Differences between US v UK NICUs


  • Specializes in Neonatal nursing (paediatric trained).

I've trained in the UK and work in a Level 2 NICU. However, I'll likely be moving to the States in a couple of years (I'm American anyway, so just need to sort the foreign trained nursing side of things), and I plan on staying working in a NICU.

So, for anyone who's worked on a NICU in the UK and then went to the US to do the same (or vice versa), what are the differences you've noticed?

Also, I know that here in the UK, if you're interested in a hospital (particularly if they're hiring at the time), they'll let you have a look around and have a word with you. I'm visiting in a month's time - do you think it'd be worth contacting prospective NICUs in the area I'll likely move to in a year or two to see if I could have a look around and a chat?

Thanks in advance!


23 Posts

hi:) I have only worked here in the US, in a level III NICU, community. I do not see anything wrong with contacting the nurse recruiters and asking for a look around. In my research, I do know that there are quite a few differences with our units versus UK units.

Kangaroo care, and family centered care are happening over here, however not as structured yet as yours probably are.

You all have Forever friends I believe, which is comparable to our March of Dimes programs...maybe you could look at the March of Dimes website and that will give you a little information... www.marchofdimes.com

Good luck to you...and welcome :)



142 Posts

Specializes in Neonatal nursing (paediatric trained).

Thanks, Christine. Yes, my unit encourages kangaroo care. As for family-centred care, it was really emphasises throughout my training, and I even had to write a 200 word essay at my job interview about what family-centred care is and why it is so important on a neonatal unit.

I'm not sure what Forever Friends is, actually (apart from some teddy bears that they sell in shops), but I remember always hearing about the March of Dimes when I still lived in the States. I think that perhaps Bliss is the UK equivalent. I've saved the March of Dimes link, as I know I should have a good look.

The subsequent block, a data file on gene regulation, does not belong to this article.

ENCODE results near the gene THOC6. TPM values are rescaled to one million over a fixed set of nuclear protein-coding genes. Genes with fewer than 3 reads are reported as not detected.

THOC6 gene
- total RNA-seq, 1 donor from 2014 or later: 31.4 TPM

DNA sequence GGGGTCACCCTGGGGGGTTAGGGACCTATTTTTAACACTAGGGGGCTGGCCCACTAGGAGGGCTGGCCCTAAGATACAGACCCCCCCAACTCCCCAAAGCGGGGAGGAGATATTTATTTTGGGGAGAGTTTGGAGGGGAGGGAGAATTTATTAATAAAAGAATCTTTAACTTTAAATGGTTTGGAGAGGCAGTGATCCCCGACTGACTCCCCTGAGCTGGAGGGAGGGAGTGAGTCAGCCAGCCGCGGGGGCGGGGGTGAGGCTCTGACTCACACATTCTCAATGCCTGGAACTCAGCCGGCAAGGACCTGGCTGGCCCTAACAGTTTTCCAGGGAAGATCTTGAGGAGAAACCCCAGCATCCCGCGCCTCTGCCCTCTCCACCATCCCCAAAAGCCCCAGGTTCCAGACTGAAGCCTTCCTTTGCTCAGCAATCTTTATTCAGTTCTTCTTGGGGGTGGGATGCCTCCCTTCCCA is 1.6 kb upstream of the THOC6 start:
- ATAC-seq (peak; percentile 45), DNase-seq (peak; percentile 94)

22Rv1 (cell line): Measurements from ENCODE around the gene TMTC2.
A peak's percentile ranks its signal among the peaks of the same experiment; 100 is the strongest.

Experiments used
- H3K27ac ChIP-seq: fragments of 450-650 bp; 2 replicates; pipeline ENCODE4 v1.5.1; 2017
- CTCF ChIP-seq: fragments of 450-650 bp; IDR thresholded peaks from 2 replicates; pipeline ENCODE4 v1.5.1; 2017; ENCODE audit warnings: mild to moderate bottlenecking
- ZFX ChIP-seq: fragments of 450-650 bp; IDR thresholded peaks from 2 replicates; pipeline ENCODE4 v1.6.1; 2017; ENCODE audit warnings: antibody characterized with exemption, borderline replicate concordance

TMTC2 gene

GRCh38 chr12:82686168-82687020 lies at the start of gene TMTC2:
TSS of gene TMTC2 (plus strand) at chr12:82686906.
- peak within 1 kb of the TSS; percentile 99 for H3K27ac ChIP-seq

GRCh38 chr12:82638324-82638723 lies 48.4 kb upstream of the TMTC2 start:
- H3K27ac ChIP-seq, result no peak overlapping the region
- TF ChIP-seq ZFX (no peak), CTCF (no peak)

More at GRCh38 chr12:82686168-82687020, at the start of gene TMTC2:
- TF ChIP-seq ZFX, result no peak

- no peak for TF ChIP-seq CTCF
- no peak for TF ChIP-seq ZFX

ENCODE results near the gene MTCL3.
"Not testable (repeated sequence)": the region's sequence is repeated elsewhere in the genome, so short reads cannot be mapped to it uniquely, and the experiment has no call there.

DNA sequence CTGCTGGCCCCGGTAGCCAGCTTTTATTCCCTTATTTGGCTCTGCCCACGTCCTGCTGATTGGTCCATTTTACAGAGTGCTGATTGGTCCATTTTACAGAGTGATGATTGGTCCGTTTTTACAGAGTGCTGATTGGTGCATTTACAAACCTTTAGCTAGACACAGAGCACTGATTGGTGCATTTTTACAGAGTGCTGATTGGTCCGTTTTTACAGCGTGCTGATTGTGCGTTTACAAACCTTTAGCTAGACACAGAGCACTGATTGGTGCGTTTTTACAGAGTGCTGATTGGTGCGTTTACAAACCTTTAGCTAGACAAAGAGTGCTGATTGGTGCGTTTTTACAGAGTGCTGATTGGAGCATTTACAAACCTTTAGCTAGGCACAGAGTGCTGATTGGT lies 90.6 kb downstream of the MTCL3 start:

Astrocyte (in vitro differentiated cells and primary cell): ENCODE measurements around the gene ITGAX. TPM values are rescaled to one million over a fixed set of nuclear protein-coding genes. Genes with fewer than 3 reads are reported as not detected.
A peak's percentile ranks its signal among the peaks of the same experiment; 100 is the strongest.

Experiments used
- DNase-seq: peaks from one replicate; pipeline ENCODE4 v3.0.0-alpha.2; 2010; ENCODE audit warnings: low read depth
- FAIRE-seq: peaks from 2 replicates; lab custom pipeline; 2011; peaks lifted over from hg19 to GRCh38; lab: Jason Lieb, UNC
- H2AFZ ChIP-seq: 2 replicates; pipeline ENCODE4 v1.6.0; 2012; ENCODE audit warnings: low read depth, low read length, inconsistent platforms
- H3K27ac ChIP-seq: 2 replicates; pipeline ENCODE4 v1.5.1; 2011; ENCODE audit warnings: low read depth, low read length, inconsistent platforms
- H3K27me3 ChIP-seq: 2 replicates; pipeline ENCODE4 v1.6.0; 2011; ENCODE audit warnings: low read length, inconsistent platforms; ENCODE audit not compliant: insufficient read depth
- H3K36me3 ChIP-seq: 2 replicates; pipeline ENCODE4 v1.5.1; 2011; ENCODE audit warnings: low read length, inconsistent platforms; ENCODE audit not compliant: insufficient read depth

Have you, or anyone else, heard whether things are more sophisticated (care, equipment, etc.) in either country? Are nurses more autonomous in one country when compared to the other? Any other sort of differences you've heard of? Do you have to do a neonatal course after qualifying as a nurse in the US (we are expected to if we intend to stay in a NICU)?

Thanks again!


23 Posts

Hi there :)

As far as autonomy....we are very autonomous here...again I work in a community level III NICU, so our docs are more laid back than the big tertiary centers, and teaching hospitals. We have 2 great neo's...but...you got to be on your game, because although they are on call 24 hours...they are not at the hospital. Do you work in a teaching hospital?

I know in the UK, as well they have visiting nurses...in our area, we do not do this, but I do run the high risk follow up clinic where kids come back every 6 months for 3 years for follow up and referrals.

Technology...I am sure that are close to each other....ventilator care, etc should be about the same.

I did go to a 6 week training at University of SF and had a preceptor for 3 months after that, as well as was sent to advanced practice nursing course, and intubation/transport certs but this was after 1.5 years in the NICU.

What area are you from? I have a friend who is from England...she worked over there, and here and is now at a HUGE tertiary hospital in San Diego...if you wanted to ask her, she would love to email you I am sure...if you wanted to PM me, I will give her your email with q's for her. She is very experienced, 30 years I believe in the NICU.

Courses are offered by the different area hospitals, I know our NANN courses were offered to other nurses interested...the universtiy hospitals have out reach programs, for sure I know that UCSF has one that I attend every few months.

Also, you should check out www.nann.org this is the national assoc. for NICU nurses, there are refererance books and info here, a great, great resource.


142 Posts

Specializes in Neonatal nursing (paediatric trained).

My hospital's a teaching hospital in that we have nursing students, medical students and student midwives; it's not a university hospital. We have three neonatologists who rotate on a weekly basis.

I work (and did a bit of my training) in a Level II unit (although we were a Level III before units in the UK were divided into neonatal networks [http://www.neonatal.org.uk/]) in outer west London, but I'm from the States.

We do an advanced neonatal nursing course if we intend to continue working on a NICU. I think it's about nine months long in total, and it's diploma or degree level. I don't know yet if I'll be able to do mine in September 2009 or if I'll have to wait until February 2010. I'd really like to do it sooner rather than later, as not only would it help my practice here but should help my practice and advancement when I move. But if the move comes first, I may not be able to take the course here in time.

I'll have a look at NANN. Very useful info!

I'll PM you my e-mail address - if you'd be happy to pass all my queries on this thread to your friend, that'd be much appreciated!

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